With a German election next month which may create a number of additional uncertainties, an EU becoming less of a Union and Spain spoiling to avenge the Armada defeat against England in 1588 and the USA heading into a walled garden with no exits the UK election campaign has begun under a whole collection of storm clouds.
Then there is what might happen which is unexpected, expected but ignored in the hope it will go away or should have been expected if anyone had been paying real attention rather than being away with the media fairies. Quite where the forecast of a move of substantial numbers from the Balkans to the UK fits in is open to question.
The potential for this arises because in January, rules of the EU that we have avoided will come into effect. This means that nationalities or groups within them will have unimpeded access to the UK.
As these are alleged to include a great many Travellers, of an ethnic group unloved and unwanted in Romania and Bulgaria, and everywhere else acquainted with them this could have effects which nobody seems to have addressed or been advised about.
One of the key uncertainties is where they will all go and in what numbers. As far as the government are concerned we have been here before. In the 1960's when Idi Amin of Uganda expelled the Asian communities we were told by Edward Heath that this would amount only to one family in each parish.
These Asian communities with extended families and traditional supportive close ties to each other did not see it that way and preferred to be together within a limited number of locations. Unluckily some went to towns that had begun to decline. Those who took jobs there often found that within a short period the industries contracted and began to lay off workers.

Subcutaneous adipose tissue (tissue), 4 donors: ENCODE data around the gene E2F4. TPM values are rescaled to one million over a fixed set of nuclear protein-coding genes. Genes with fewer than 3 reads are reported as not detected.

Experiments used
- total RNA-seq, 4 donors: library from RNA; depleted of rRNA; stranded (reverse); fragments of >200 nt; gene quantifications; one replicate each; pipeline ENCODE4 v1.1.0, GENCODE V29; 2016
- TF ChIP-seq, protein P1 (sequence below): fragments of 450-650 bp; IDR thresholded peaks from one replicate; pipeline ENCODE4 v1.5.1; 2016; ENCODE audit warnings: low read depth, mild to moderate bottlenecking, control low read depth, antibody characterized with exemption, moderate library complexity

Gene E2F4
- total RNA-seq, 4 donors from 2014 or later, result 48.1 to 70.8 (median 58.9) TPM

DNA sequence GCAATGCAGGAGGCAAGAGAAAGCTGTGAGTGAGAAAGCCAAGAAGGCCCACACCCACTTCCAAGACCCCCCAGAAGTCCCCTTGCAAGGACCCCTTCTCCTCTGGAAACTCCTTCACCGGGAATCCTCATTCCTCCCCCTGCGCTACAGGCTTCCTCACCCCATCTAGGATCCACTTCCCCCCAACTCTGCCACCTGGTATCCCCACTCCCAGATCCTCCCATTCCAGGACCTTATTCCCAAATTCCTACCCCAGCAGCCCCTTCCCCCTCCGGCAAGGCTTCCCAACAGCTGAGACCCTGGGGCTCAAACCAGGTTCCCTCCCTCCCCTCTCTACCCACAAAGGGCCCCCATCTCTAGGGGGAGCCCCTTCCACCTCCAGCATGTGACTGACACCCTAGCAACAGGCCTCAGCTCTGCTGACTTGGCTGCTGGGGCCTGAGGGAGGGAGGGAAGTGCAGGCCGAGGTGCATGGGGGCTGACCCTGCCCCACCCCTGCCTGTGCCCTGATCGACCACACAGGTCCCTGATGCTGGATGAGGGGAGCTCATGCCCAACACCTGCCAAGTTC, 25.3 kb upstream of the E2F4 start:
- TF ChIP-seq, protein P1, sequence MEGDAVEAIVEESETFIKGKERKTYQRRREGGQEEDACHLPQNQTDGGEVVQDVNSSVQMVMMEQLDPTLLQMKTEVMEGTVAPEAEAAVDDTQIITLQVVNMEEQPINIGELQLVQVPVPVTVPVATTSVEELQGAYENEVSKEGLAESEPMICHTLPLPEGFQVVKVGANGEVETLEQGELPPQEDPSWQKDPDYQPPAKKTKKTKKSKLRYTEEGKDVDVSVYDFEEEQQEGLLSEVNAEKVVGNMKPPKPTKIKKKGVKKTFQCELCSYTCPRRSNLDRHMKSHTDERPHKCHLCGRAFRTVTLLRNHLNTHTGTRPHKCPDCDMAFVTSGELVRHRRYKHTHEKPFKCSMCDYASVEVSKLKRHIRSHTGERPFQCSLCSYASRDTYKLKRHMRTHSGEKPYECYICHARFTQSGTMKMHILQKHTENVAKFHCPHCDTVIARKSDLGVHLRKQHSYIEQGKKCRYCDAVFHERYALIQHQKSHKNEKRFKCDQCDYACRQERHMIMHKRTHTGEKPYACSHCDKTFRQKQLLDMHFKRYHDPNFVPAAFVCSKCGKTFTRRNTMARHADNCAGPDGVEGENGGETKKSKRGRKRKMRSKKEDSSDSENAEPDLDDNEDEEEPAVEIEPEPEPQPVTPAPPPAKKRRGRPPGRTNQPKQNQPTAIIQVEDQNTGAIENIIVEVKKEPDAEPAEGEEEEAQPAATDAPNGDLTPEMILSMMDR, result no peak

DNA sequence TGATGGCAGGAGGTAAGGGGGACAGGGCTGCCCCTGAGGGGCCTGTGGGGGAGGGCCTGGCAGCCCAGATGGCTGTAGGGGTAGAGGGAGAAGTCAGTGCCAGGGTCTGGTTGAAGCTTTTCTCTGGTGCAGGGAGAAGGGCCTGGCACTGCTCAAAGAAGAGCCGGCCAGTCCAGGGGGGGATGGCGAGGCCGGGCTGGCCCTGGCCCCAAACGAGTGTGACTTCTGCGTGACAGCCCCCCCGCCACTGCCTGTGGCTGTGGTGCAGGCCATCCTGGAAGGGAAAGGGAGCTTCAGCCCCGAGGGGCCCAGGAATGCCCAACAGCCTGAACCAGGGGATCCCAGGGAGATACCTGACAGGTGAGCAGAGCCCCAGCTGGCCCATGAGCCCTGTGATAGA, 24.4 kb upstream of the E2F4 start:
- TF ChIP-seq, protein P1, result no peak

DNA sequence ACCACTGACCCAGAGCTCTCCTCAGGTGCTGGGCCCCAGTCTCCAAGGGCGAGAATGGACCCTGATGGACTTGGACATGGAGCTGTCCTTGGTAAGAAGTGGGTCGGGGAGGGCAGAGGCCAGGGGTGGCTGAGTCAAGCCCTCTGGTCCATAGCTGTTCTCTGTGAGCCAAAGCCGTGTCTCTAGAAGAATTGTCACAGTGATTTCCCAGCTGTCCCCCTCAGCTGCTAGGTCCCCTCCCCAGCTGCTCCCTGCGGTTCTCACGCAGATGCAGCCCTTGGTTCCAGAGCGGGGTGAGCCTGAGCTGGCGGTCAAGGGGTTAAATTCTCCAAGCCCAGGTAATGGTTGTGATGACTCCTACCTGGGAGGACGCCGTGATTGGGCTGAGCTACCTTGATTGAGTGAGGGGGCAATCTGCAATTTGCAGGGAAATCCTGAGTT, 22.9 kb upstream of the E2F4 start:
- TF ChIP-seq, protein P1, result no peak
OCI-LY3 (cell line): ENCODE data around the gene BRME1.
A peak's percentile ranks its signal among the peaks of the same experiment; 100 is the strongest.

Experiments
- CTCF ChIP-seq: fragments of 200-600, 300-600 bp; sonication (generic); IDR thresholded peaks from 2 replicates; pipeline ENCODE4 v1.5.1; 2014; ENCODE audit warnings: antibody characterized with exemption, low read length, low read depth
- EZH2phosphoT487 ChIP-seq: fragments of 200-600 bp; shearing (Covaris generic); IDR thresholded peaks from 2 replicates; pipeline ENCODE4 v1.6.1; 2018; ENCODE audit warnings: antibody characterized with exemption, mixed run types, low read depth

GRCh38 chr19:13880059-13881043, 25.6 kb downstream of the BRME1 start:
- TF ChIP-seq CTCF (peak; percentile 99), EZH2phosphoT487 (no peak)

As the Trade Union rules at the time were very often that redundancies were to be on a basis of last in first out inevitably this appeared to be racist. One major problem in the period that was that often then the loss of a job meant the inability to pay rent. So you were out on the street as well. The consequences of all this were entirely unexpected in Westminster.
So where are the latest mass movement of newcomers going to go? They will want their own space and have a preference for areas where they can adhere to their traditional economic functions. Unluckily, these are often in contrast to the established laws and arrangements of where they settle.
I am trying to avoid being judgemental and am aware of the implications of DNA which means that they are much closer to us all than most may think. One prime location for many of them go gather is spaces in or near towns with room to move and which are little used. Racecourses would seem to fit the bill in many areas.
The picture above is Pontefract Racecourse, which has a great deal of spare room in the shape of a little used public park. There is ample access and it is by a junction to the M62 not far from the A1 link. There are also railway connections and a great deal of electrical power installations. So there is an immense amount of wire for the taking.
A major advantage is that the local Member of Parliament is Yvette Cooper one of the leading supporters of all the Equality legislation, human rights activities and a firm believer in the Blairite immigration policies. Her husband is Ed Balls a man of similar mind. The Traveller groups would be certain of being welcomed by the local Labour Party, especially if they become members.
Sadly, one of the old mainstays of the Labour movement in the area, John Poulson. is no longer with us to help and guide Yvette in how to house and provide for them. If the Travellers are minded to go there perhaps it could be renamed the Poulson Peoples Park to mark its new role in Yorkshire society.
Yvette and Ed might be able to get exemption for the Travellers from the new EU rules for the annual testing of caravans for safety. As Travellers rarely test their cars at present it would be logical although they seem to have a very high rate of turnover in premium cars for some reason.
One racecourse for them to avoid is Aintree, Liverpool, which would have the advantage of a built in motor racing circuit. The locals are undisciplined and the poor Travellers might be robbed down to their last hub cap.
They could always go along the road, however, to Haydock, where a local Labour MP, Andy Burnham would welcome them with open arms and arrange priority hospital treatments.
This could get very interesting.